We have yet to deploy any of the handheld programmers. I just can't see the value in a ~$799 tool that can only program cameras and test cables. Techs still need laptops to program switches, wireless, servers, VMSs, and other network systems.
All depends on how you build out your system. We start with the server and work our way out so the cameras are on the network and can be managed centrally soon as they are plugged in. All the installer needs to do at the camera is aim it which is done fast with the WIFI dongle. This way the customer can see the camera as it is aimed to give approval.
The Hanwha dongle is not proprietary (possible same thing for the Avigilon unit) - any dongle listed on the supported devices will work. Also, once you are connect to the WiFi created by the network you can actually just surf to the camera IP address in your mobile or tablet browser and get the full camera interface.
Thanks for the comment. We mean proprietary in the sense that while it is a standard USB network adapter, it is not open, as in it can't be used to connect to just any camera, such as Axis, Hikvision, Dahua, etc. Further, the adapters on the supported lists of Avigilon and Hanwha are different, so not even interchangeable between the two. The adapter isn't proprietary; the support is.
To be clear, also, we mention that the web interface can be used with both of them, and include it in the demo video, as well.
We Actually use the SecuriTest Device and so far its been great with us , very easy installation and test at field, our unit has also testing for Optical Fiber which gives great variety in testing on field.
You can, but based on our discussions with users, both in this discussion and others, they were being used far less often than the branded models. For one, Ideal is a 100-yeard-old well known US manufacturer, and even though it is OEM, they provide support for the SecuriTest IP. By contrast, support on the no name versions is poor, both in our experience (we tested one in 2016) during and after testing, as well as anecdotally from users.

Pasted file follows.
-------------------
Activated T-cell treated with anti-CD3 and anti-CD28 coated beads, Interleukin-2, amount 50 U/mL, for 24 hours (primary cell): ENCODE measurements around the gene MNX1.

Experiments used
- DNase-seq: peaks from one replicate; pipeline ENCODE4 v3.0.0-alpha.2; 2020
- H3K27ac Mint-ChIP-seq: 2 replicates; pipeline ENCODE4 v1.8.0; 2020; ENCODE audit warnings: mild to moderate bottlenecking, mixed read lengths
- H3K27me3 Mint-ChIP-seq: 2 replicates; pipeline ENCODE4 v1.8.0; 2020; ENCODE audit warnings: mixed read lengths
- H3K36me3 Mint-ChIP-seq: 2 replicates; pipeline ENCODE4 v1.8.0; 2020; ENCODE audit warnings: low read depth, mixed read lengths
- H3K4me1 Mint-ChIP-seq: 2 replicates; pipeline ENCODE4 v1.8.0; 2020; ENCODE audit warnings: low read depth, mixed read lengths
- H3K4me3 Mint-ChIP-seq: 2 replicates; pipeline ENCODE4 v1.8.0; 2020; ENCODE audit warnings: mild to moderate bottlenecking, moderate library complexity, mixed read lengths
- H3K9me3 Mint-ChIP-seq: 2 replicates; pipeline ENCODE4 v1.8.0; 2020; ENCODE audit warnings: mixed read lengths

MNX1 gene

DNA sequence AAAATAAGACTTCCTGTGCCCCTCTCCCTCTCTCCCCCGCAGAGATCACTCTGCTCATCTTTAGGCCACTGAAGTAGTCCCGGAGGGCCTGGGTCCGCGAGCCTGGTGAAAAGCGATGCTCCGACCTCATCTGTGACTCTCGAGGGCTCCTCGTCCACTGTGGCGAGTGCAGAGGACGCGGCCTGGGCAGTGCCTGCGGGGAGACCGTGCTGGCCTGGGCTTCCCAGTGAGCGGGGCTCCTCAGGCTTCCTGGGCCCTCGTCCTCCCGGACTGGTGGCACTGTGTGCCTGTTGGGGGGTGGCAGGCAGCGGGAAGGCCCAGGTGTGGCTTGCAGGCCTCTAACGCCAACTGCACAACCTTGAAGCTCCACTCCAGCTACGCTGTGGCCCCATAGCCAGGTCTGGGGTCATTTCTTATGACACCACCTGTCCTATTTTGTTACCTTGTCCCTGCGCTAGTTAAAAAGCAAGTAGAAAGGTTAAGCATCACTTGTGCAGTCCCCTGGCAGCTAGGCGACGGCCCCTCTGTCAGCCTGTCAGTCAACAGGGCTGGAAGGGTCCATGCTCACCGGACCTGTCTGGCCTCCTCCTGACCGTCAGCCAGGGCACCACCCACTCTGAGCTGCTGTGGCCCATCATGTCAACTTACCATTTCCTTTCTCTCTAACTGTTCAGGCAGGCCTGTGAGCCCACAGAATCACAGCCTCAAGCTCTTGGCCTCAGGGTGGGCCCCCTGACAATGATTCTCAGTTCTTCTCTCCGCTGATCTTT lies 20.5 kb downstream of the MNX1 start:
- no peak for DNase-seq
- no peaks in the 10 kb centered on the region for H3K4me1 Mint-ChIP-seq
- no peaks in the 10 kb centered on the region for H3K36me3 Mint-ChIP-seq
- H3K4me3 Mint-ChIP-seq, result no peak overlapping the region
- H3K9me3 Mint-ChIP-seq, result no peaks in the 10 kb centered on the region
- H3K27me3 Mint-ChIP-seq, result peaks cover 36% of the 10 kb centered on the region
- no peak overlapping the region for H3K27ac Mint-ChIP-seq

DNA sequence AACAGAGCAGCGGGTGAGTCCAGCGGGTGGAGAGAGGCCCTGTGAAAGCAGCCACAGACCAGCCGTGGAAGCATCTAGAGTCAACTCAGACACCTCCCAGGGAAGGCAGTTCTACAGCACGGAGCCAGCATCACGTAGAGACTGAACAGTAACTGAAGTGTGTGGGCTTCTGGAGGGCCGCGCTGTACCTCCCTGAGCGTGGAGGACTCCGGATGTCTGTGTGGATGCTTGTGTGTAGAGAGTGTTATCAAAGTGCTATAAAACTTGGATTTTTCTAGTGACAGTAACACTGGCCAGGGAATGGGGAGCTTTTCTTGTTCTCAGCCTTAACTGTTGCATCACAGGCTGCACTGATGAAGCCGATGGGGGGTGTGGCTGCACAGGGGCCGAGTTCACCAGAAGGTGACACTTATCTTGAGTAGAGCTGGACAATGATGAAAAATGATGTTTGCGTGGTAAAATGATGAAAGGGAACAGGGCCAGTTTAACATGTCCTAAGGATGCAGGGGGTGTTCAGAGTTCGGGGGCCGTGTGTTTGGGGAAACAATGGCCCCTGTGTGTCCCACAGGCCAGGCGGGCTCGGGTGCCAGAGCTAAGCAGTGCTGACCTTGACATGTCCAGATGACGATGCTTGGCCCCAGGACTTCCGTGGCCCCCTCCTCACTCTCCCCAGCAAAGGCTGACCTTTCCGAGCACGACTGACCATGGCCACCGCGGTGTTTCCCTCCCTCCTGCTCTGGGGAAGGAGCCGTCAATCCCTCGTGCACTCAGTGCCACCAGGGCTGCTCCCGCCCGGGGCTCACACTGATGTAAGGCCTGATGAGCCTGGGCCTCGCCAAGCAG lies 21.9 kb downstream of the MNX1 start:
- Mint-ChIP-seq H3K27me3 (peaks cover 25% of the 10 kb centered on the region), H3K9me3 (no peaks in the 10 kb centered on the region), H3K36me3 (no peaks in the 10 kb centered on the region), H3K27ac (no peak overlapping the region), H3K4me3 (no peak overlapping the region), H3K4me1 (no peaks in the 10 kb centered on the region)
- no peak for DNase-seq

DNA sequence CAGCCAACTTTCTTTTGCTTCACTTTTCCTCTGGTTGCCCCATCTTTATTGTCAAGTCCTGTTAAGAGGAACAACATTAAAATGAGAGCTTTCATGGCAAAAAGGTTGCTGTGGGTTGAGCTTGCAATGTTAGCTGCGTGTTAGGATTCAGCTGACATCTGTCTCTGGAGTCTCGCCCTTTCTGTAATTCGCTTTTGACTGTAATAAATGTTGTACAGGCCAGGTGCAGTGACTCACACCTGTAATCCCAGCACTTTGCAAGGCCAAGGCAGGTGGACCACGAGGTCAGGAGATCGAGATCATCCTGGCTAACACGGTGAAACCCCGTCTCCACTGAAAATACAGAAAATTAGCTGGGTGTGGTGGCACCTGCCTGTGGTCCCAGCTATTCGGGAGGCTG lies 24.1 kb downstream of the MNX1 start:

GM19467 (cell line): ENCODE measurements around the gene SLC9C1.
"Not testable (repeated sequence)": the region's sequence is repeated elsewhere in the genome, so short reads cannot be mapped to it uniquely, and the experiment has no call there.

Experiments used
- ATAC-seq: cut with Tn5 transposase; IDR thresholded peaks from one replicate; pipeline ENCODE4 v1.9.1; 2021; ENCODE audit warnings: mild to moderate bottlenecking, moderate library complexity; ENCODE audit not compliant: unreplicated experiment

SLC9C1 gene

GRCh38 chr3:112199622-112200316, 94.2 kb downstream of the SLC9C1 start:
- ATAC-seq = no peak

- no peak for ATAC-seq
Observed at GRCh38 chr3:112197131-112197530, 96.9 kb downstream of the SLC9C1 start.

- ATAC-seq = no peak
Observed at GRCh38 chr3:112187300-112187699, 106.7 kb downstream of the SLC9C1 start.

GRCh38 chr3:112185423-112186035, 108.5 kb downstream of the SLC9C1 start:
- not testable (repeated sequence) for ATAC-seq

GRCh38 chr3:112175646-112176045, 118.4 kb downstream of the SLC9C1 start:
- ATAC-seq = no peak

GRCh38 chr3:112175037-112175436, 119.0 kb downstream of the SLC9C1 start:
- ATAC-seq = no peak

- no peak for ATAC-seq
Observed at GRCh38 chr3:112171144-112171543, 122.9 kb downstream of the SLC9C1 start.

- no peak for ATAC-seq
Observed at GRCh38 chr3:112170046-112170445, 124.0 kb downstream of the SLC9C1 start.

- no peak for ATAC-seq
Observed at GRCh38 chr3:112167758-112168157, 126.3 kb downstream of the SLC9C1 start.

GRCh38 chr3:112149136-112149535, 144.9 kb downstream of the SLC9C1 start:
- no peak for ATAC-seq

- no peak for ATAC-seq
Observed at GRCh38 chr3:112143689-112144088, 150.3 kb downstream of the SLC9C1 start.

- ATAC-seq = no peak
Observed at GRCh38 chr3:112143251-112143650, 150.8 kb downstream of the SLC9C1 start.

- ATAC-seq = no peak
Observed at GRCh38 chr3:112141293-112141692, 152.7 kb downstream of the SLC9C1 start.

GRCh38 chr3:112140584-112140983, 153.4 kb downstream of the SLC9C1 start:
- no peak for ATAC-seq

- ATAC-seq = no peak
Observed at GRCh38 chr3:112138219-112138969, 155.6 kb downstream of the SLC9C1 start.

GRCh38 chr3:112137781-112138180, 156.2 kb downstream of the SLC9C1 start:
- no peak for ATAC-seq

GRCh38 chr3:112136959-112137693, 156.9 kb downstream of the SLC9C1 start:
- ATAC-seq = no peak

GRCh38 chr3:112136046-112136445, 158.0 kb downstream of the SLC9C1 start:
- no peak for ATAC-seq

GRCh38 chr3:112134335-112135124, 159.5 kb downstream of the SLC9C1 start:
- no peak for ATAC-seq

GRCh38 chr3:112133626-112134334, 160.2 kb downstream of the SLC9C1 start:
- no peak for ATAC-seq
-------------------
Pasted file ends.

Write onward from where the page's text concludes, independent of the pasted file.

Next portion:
Have you used the sub-$400 models? How do you feel they work?
Negative, sir. I pre-program the cameras before I install them. I also have an old ToteVision for general camera positioning that has survived many tumbles off of ladders etc. Something of which I haven't used in 10 years or so. AHJs of sorts like to make us move cameras regardless of how well we place the camera so I've resigned to the fact that I have to go back out to every camera anyway.
Reading my statement again, it reads like I was recommending the units. I didn't mean for it to come off that way. I just meant to raise awareness that they are out there.
I'd be interested how these perform compared to the Ideal. I've purchased some Ideal stuff in the past, like their toner/tracer, cat5/6 testers etc, and I find the plastics cheap and flimsy in my experience. How do you consider the build quality on this device? Is their any hope this thing will take a spill off of a ladder? My ToteVision would fall apart and scatter in to 20 pieces like an old Nokia but it always went back together.
The report function seems pretty cool and I'd be interested to see the reports they generate. Is there any chance you could generate a report and post it? :D
Here's a sample test report. We'll review how it's generated in another report soon, but you essentially tap the "Doc" icon in the ONVIF app, tap generate report, and fill in some basic info. Everything else is automatic.
The funny thing is, multiple manufacturers claim to also be the actual manufacturer of these testers. WSDCam claims to be the OEM, as well. I'm guessing that it's like many Shenzhen IP cameras: there are common components and they're assembled by various companies. Because of that, quality may vary tremendously.
We actually received an import model today and are working on adding it to the report now.
Ideal has the camera report function, which I gave an example of above, and the import version does not.
Ideal includes cable tests for wiremap and length, as well as a tone generator, which the low cost import version does not. Those features are available in other models from the same manufacturer(s), but they are close to Ideal in price.
The Ideal build feels better. Buttons are more responsive and backlit, not available in the import models. It feels more substantial, too, slightly heavier, but just feels better built.
Software is slightly different, but many apps are the same. We experienced crashes with the import model that simply didn't happen in the Ideal tester.